Yet the cost of these life-saving programs is only a fraction of the wealthy country's GDP. From a utilitarian point of view, they represent one of the most profitable investments on Earth. “It would be easy in the face of all our problems, like inflation in rich countries, to turn our backs on Africa,” Gates told me. this money has a huge impact. In many cases, for $1,000, we can save a human life.”

Another striking success in global health is the decline in mortality among children under 5 years of age. In 1990, more than 8% of children died before the age of five. But in 2021, that figure dropped to 3.6 percent. When I spoke to Gates, I called this the best news on the planet. He didn't correct me.

“The biggest reason for this decline is that we have vaccinated nearly every child in the world” against diseases like measles, Gates told me. Organizations like Gavi, which is partly funded by the Gates Foundation, help buy and distribute vaccines, which in turn lowers prices and increases access to vaccines. WHO estimates that measles vaccination has prevented more than 20 million deaths in Africa since 2000, mostly in children.

Finally, for hundreds of years, economists and philosophers feared that overpopulation would lead to depletion of the world's resources and mass starvation. But that did not happen.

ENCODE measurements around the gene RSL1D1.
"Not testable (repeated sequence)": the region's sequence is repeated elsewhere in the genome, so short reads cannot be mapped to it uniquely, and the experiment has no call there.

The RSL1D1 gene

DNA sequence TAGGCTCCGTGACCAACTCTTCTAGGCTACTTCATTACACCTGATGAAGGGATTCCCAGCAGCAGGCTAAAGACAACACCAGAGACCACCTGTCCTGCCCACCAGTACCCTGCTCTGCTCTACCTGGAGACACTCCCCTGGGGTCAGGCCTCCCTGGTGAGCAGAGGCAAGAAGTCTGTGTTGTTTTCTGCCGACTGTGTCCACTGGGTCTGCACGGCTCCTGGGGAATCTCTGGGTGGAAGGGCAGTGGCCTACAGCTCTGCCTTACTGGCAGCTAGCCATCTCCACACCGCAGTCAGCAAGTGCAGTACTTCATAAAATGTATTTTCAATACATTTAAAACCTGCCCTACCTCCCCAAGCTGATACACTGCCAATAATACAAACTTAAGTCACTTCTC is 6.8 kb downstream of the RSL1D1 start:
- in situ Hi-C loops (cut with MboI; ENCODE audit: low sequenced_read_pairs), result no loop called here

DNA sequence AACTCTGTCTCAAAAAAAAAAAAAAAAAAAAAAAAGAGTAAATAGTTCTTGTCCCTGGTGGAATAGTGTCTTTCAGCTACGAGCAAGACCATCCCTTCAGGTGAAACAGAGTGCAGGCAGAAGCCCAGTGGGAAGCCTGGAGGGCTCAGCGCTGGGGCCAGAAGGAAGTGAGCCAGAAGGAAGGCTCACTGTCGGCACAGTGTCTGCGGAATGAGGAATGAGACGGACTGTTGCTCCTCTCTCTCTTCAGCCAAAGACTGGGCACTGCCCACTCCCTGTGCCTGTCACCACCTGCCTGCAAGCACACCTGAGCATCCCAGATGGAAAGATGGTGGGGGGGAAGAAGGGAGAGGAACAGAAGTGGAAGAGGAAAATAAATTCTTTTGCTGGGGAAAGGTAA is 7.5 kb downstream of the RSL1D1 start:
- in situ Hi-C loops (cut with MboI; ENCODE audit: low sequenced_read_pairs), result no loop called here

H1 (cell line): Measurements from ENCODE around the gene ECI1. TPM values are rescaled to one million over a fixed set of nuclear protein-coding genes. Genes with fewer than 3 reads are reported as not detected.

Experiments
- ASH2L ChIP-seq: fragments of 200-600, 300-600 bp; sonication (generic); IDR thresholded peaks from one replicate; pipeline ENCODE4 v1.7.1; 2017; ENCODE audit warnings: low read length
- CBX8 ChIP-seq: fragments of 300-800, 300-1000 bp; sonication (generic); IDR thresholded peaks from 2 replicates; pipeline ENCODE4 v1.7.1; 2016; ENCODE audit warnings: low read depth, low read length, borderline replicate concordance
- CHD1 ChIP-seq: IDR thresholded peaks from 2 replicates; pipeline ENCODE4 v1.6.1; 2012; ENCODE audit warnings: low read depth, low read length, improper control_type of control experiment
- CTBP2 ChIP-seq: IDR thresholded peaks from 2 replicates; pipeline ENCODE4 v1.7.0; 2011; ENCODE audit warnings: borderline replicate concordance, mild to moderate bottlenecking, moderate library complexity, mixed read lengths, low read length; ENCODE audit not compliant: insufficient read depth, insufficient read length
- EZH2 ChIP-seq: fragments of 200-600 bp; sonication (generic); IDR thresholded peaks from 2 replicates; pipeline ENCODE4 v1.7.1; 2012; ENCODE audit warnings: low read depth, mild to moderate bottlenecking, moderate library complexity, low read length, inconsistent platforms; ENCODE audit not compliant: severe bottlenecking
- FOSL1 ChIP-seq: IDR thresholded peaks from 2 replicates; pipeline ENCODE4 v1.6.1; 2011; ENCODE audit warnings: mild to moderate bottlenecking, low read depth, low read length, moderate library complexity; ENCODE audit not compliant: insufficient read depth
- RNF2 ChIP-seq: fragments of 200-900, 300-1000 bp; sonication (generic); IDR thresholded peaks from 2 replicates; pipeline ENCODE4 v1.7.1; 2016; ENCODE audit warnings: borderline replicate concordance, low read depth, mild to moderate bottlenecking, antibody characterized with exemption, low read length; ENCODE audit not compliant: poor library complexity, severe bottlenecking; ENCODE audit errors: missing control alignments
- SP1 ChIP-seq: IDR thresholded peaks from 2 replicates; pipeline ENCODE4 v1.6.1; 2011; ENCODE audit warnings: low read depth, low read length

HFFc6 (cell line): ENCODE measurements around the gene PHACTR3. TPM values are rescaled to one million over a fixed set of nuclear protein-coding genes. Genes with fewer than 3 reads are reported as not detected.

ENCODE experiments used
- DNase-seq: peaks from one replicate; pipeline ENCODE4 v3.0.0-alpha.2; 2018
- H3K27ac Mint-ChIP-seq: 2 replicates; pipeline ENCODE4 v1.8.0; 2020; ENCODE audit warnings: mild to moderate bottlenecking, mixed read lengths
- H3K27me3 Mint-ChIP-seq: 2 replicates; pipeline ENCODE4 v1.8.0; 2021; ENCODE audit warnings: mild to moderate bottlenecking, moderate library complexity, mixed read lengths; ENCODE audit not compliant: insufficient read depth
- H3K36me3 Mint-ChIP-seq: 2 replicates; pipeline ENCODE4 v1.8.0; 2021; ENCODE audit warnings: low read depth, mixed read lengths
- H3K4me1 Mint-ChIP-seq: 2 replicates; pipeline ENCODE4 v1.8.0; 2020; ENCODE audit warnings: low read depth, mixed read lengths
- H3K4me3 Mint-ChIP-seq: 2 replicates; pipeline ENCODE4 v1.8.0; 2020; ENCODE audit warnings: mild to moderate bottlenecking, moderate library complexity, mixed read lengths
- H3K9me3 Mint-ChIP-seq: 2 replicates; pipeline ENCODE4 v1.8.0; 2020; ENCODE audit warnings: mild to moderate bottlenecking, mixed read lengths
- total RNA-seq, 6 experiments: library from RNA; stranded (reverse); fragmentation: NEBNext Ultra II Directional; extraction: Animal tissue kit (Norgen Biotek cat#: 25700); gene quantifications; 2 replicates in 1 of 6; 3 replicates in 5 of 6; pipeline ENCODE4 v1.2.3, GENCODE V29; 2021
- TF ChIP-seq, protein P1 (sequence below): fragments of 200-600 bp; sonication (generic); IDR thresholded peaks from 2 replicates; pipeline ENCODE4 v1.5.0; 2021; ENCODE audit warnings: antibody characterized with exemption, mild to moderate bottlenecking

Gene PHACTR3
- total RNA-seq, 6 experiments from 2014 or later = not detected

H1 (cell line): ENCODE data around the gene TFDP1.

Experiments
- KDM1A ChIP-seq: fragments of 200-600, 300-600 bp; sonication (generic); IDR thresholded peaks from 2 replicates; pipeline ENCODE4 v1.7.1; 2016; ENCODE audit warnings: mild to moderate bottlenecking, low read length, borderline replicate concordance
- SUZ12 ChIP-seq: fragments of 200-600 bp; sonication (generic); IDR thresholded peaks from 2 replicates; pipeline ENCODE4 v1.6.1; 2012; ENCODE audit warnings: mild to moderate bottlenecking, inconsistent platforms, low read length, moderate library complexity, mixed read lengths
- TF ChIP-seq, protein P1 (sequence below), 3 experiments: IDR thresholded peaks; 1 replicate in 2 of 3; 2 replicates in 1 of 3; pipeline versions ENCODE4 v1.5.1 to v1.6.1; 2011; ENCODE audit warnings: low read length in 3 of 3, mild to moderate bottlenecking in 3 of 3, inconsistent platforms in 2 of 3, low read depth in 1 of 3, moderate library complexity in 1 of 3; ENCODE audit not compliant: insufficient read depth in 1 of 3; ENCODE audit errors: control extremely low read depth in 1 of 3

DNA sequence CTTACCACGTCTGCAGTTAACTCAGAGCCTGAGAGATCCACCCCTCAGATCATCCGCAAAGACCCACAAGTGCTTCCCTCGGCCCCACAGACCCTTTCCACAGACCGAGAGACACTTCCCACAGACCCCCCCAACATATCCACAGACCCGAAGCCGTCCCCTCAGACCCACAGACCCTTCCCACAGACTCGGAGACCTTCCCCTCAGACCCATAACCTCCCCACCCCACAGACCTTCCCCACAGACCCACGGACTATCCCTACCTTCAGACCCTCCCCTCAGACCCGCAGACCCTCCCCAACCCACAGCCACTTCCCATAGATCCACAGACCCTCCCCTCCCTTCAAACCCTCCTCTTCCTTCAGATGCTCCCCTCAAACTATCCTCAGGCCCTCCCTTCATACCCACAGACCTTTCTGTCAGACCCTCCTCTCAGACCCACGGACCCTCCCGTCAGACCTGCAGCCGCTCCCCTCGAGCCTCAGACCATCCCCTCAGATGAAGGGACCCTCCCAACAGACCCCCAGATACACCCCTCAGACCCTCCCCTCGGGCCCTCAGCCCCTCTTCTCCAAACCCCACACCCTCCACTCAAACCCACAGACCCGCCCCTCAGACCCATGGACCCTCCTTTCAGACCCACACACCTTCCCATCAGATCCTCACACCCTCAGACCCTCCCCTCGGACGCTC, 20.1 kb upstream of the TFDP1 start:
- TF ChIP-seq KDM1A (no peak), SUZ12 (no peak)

Thanks to scientific advances such as the Green Revolution, the number of famine victims in the 2010s was lower than in any other record decade. In the 1870s - one of the most famous decades in the history of scientific and technological development - 142 people died of hunger per 100,000 people in the world.

Today, the death rate from starvation is about 99% lower than in the late 1800s, despite the fact that the world's population has increased by about five times. (It is difficult to imagine a more convincing statistical proof of material progress.)

Gates said he was still not satisfied with how we feel about world hunger. Agricultural productivity has allowed countries like Ukraine and the US to grow enough wheat to feed the world. Today, Africa imports more than 70 percent of its wheat, and annual food aid sent to poor and warring countries has grown to $57 billion a year. But Gates said he wants the world to spend more money on agricultural research (currently worth $9 billion worldwide) so that African farmers can expand their own production without relying on global trade and generosity.

Fourteen years ago, the foundation began supporting African crop researchers who were worried that rising global temperatures would destroy their crops. Maize makes up 30% of the total diet consumed in sub-Saharan Africa, but it does not ripen if temperatures consistently exceed 30 degrees, as is expected in the next few decades.

An African research team has used crop breeding to create a corn hybrid that is more tolerant of hot weather. But hybridization of magic seeds is not enough. "First, you have to go through the bureaucracies of countries to get the seeds approved," Gates said.

“And then - all the way must go all the way to every farmer who needs to be trained and helped to get a loan to buy fertilizers. There is a long way to go before the introduction of new hybrids.”

Headlines about scientific breakthroughs in malaria vaccines, cancer treatments, or breakthroughs in nuclear power are always good news. These breakthroughs are great news. But the material conditions throughout the world will not change at the moment of laboratory inventions. Progress requires hard and complex work to implement the technologies we have invented.